A couple of milestones on the current calendar seem likely to pass without much celebration among American taxpayers.

One is the 75th anniversary of the federal income tax, which was created in 1913 by the 16th Amendment to the Constitution.The other is "tax freedom day," a calculation created and popularized by the Tax Foundation, a non-profit research organization in Washington.

According to the foundation's economists, this year "the average American would work from Jan. 1 through May 4 to furnish federal, state and local tax collectors with the funds to pay all taxes, if every cent earned from the first of the year went for taxes.

"On May 5, Americans finally start working for themselves."

As it happens, May 5 is the latest date for "tax freedom day" since people began keeping records on this sort of thing. Counting the extra day in February that comes in a leap year, it extends two days past 1987's May 4.

Not all the tax money comes directly out of consumers' pocketbooks or paychecks. Half the Social Security tax, for example, is nominally paid by employers rather than employees.

But the Tax Foundation counts the full amount, reasoning that "sooner or later, the American `worker' ultimately pays the total tax burden including business taxes, which are passed on to individuals in his or her capacity as an employee, proprietor or investor."

Psychologically, the timing of tax freedom day 1988 is unfortunate, coming just on the heels of the unpleasant surprises many people got in April as they settled their accounts with Uncle Sam for 1987.

When he saw the bottom line on his return, Raymond F. DeVoe Jr., a professional financial analyst, recalls thinking: "This can't be right. We were supposed to have reform!"

Many commentators see a special irony in the Tax Foundation's computations for 1988, the last of the eight-year presidency of Ronald Reagan. After all, Reagan came to office on a wave of tax-cutting hopes and promises.

But as the foundation notes, the tax reductions of 1981 have been steadily whittled away by a parade of subsequent changes.

It observed, "The U.S. taxpayer has now lost all the ground gained through the major cuts of the Economic Recovery Tax Act of 1981."

With subsequent rule changes and increases in Social Security taxes, it says, "like the Cheshire cat in `Alice in Wonderland,' nothing remains but the smile."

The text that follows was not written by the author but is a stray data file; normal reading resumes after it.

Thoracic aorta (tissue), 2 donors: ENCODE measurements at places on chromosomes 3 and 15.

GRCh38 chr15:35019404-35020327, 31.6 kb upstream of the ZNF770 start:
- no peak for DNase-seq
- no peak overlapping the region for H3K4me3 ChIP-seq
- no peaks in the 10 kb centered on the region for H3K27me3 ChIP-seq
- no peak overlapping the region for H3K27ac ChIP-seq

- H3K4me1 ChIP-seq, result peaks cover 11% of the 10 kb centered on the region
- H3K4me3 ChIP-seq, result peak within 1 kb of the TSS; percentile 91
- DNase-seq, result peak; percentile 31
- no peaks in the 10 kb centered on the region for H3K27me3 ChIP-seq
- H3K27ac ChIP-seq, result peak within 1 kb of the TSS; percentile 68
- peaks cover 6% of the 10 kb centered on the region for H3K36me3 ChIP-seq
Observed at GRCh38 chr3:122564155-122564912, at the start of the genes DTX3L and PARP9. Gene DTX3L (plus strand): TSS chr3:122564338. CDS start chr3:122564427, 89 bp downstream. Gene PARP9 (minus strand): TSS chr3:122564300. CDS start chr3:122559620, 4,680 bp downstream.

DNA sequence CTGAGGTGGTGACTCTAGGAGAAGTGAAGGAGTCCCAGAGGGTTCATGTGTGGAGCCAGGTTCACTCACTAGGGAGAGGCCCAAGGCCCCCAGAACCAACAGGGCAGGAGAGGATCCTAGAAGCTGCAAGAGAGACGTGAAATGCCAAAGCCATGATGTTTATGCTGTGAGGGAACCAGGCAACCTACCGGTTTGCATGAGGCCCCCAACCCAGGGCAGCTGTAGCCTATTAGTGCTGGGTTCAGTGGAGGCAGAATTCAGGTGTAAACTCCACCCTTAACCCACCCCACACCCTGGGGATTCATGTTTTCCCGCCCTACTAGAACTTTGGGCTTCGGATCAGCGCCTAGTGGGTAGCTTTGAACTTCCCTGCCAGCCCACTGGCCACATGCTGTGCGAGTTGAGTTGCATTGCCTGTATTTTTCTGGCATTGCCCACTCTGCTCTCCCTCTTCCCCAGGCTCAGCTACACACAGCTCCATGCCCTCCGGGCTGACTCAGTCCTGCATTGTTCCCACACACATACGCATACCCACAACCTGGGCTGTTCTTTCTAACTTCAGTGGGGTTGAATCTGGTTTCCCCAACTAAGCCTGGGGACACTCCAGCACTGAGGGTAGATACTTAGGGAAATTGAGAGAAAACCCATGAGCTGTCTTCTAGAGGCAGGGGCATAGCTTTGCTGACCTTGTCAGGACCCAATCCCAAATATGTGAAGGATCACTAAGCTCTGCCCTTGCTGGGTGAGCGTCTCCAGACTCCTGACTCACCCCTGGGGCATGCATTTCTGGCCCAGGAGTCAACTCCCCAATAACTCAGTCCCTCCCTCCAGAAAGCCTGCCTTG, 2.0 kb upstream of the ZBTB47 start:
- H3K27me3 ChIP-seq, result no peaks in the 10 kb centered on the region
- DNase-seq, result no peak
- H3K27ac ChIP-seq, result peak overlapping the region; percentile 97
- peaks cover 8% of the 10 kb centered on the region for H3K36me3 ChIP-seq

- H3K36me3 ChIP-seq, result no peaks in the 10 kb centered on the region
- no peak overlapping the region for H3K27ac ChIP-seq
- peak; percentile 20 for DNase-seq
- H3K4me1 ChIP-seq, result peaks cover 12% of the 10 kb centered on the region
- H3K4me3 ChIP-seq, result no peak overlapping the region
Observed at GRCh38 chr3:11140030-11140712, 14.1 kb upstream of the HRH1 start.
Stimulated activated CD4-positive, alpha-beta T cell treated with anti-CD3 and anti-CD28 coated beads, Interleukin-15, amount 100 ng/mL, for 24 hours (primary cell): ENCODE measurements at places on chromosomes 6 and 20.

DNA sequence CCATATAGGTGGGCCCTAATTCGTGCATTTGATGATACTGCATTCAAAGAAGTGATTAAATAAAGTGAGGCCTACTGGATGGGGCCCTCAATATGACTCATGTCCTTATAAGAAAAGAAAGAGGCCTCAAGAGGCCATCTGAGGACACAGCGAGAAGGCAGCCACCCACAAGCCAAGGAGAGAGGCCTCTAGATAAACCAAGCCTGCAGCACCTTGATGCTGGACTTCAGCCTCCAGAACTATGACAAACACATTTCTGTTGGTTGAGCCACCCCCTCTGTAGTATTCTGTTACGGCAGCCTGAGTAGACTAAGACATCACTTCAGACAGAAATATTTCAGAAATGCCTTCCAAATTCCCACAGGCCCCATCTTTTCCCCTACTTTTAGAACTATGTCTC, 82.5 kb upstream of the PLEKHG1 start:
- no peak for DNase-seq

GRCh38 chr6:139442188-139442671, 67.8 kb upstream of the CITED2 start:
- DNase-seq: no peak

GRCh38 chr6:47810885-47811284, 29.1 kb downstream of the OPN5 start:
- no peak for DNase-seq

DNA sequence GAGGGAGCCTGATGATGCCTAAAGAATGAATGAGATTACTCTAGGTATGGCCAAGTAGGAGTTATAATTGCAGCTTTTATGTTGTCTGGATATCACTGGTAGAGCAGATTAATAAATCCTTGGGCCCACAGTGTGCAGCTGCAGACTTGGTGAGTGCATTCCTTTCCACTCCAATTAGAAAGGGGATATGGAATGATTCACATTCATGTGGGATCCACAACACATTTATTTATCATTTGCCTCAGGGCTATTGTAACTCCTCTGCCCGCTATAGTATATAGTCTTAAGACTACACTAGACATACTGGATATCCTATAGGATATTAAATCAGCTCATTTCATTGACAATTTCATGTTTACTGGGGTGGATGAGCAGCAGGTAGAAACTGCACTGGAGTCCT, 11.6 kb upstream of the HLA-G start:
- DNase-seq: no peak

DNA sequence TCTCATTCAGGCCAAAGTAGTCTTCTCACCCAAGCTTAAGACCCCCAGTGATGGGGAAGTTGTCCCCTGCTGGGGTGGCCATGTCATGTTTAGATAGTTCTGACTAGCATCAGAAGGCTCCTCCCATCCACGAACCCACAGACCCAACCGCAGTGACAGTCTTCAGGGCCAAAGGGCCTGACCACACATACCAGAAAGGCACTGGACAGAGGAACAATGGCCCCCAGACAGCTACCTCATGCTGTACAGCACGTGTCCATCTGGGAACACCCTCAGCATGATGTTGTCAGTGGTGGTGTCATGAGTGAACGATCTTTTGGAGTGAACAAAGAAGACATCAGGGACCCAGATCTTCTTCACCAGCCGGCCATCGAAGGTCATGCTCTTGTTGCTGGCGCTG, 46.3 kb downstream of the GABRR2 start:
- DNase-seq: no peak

The frustration, of course, is compounded by the realization that the tax payments being made do not come close to covering the cost of government, as reflected in the budget deficit.

Sheldon Jacobs, publisher of a mutual-fund advisory letter, suggests that beyond what you have paid, "You owe the Treasury $18,569.10. That's every taxpayer's portion of the national debt."

Forecasts abound of further moves to increase federal taxes in the next year or two as the government struggles to get the budget under control.

If the tax burden is mounting, that would seem to put added emphasis on careful tax planning for those on whom it falls. But, again thanks to tax reform, some of the familiar tools used in that planning are no longer of much use.

When the accounting firm of Laventhol & Horwath examined a sampling of 1987 returns it prepared for clients in four large cities, it found that less than 5 percent made contributions to individual retirement accounts.

The tax deduction for those contributions has been reduced or eliminated for many middle- to upper-income taxpayers.

All this is enough to prompt observers like DeVoe and Jacobs to take a nostalgic look back at the first year of the income tax, three-quarters of a century ago. The tax rate for all but the wealthiest Americans was 1 percent, and more than 99 percent of the populace had to pay nothing at all.